1. Peace in South Sudan hinges on forging a unified military force: but it’s proving hard

    Madhav Joshi, Research Professor & Associate Director, Peace Accords Matrix (PAM), University of Notre Dame.

    Originally published at news.nd.edu.

  2. High-energy commercials capture viewers' attention, study shows

    A new study from the University of Notre Dame shows high-energy commercials can help brands capture—and hold—viewers’ attention.

    Originally published at news.nd.edu.

  3. Modern content: High-energy ads keep eyes from wandering

    “The positive association between energy levels in ad content and ad-tuning is statistically significant after controlling for placement and other aspects of commercials,” says study author Joonhyuk Yang, assistant professor of marketing at Notre Dame’s Mendoza College of Business, in a university release.

    Originally published at news.nd.edu.

  4. Charities can benefit by giving contributors more control over their donations, study shows

    New research from the University of Notre Dame delves into the underlying psychology of this phenomenon, identifying a previously unexplored difference between time and money, which helps to explain the preference.

    Originally published at news.nd.edu.

  5. Four ways the Fed’s interest rate hike could affect you

    “Even though much of this is anticipated, when short-term rates rise, there’s going to be a bump in mortgage rates and a bump in the cost of capital — and that will happen immediately,” said Jeffrey Bergstrand, an economics and finance professor at the University of Notre Dame and former economist for the Federal Reserve Bank of Boston. 


  6. Notre Dame Receives $3.4M to Support Education in Haiti

    The Global Center for the Development of the Whole Child at the University of Notre Dame has received three grant awards totaling $3.4 million.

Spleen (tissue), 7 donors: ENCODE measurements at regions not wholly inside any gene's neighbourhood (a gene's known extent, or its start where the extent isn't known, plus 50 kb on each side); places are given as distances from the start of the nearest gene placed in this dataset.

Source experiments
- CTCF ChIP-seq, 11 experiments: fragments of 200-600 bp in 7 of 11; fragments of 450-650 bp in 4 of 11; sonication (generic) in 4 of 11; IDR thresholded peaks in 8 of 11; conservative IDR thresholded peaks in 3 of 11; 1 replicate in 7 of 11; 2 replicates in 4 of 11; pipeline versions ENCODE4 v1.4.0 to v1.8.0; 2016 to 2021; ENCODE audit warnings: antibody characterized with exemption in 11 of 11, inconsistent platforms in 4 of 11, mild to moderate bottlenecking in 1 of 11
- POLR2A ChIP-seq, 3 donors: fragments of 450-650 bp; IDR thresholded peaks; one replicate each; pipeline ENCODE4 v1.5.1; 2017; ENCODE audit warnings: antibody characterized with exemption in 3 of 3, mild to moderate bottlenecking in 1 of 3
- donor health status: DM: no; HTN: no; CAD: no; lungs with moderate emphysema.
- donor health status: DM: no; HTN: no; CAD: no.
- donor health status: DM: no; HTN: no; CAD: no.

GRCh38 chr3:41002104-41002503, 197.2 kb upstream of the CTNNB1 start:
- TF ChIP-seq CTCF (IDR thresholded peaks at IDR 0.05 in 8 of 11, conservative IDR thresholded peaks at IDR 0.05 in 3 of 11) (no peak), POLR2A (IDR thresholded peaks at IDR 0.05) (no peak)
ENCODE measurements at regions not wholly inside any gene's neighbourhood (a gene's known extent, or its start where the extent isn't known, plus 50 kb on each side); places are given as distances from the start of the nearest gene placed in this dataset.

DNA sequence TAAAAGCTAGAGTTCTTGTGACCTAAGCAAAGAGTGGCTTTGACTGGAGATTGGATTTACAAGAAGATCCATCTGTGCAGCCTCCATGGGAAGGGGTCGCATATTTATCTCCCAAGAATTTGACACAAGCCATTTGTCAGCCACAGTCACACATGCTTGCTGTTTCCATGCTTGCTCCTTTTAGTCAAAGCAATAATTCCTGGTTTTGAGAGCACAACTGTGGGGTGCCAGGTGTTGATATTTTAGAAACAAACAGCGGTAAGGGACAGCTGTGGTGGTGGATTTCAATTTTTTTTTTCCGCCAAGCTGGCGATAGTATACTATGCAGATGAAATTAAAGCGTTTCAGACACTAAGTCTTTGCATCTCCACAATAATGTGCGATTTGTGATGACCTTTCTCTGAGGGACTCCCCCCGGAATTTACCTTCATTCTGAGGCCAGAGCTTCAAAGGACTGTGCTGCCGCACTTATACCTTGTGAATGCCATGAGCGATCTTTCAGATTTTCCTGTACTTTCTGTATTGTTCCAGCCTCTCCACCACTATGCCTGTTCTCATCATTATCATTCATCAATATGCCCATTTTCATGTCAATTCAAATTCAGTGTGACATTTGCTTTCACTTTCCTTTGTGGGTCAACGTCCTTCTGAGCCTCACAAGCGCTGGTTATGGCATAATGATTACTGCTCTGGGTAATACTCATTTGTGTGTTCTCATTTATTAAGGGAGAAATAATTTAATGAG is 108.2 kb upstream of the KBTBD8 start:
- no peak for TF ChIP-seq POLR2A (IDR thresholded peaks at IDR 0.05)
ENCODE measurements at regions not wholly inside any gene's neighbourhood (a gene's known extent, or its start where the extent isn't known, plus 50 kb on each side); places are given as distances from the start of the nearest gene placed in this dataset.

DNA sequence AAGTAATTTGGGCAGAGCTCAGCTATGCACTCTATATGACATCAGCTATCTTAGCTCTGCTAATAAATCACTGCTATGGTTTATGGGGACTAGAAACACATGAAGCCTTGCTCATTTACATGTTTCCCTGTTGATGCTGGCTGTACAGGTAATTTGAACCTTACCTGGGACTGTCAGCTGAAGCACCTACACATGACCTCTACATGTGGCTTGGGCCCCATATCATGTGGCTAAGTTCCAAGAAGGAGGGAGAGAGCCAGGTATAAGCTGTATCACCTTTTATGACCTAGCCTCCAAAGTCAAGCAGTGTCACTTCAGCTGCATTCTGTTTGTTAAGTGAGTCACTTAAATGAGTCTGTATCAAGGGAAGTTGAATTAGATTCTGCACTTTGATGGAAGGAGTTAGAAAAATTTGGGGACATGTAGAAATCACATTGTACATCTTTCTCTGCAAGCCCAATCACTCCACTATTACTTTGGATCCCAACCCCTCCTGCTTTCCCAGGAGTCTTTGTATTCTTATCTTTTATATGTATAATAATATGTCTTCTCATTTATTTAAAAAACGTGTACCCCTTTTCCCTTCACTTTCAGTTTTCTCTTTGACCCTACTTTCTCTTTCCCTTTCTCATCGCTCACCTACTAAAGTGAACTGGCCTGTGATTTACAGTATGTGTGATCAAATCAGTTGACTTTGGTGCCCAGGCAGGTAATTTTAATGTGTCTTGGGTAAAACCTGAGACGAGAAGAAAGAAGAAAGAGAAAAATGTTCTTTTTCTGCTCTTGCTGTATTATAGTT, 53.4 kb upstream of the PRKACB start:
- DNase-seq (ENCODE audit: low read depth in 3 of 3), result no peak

7. ‘What do we do with all that talent?’ Older workers and the new economy

    Associate professor Thomas Stapleford in the Program of Liberal Studies at the University of Notre Dame sees that judgment and wisdom at play in the classroom. 


  8. While straight men face educational crisis, gay men excel academically, study finds

    Joel Mittleman, a University of Notre Dame sociologist and the paper’s sole author, found that on an array of academic measures, gay males outperform all other groups on average, across all major racial groups. 


  9. Notre Dame, Carrier Partner on Next Generation HVAC

    The University of Notre Dame and representatives from Carrier Global Corp. (NYSE: CARR) today celebrated the opening of a new laboratory at Ignition Park, an innovation and technology park in South Bend. 


  10. Chemical history of the Milky Way revealed by new catalog of tens of millions of stars

    University of Notre Dame researchers, along with collaborators in China and Australia, published a new sample catalog of more than 24 million stars that can be used to decipher the chemical history of elements in the Milky Way Galaxy.

  11. The science of healthy baby sleep

    Prematurely pushing a baby towards longer, deeper sleep, therefore, can increase SIDS risk, says James McKenna, the founder and director of the Mother-Baby Behavioral Sleep Laboratory at the University of Notre Dame and endowed chair in anthropology at Santa Clara University, California.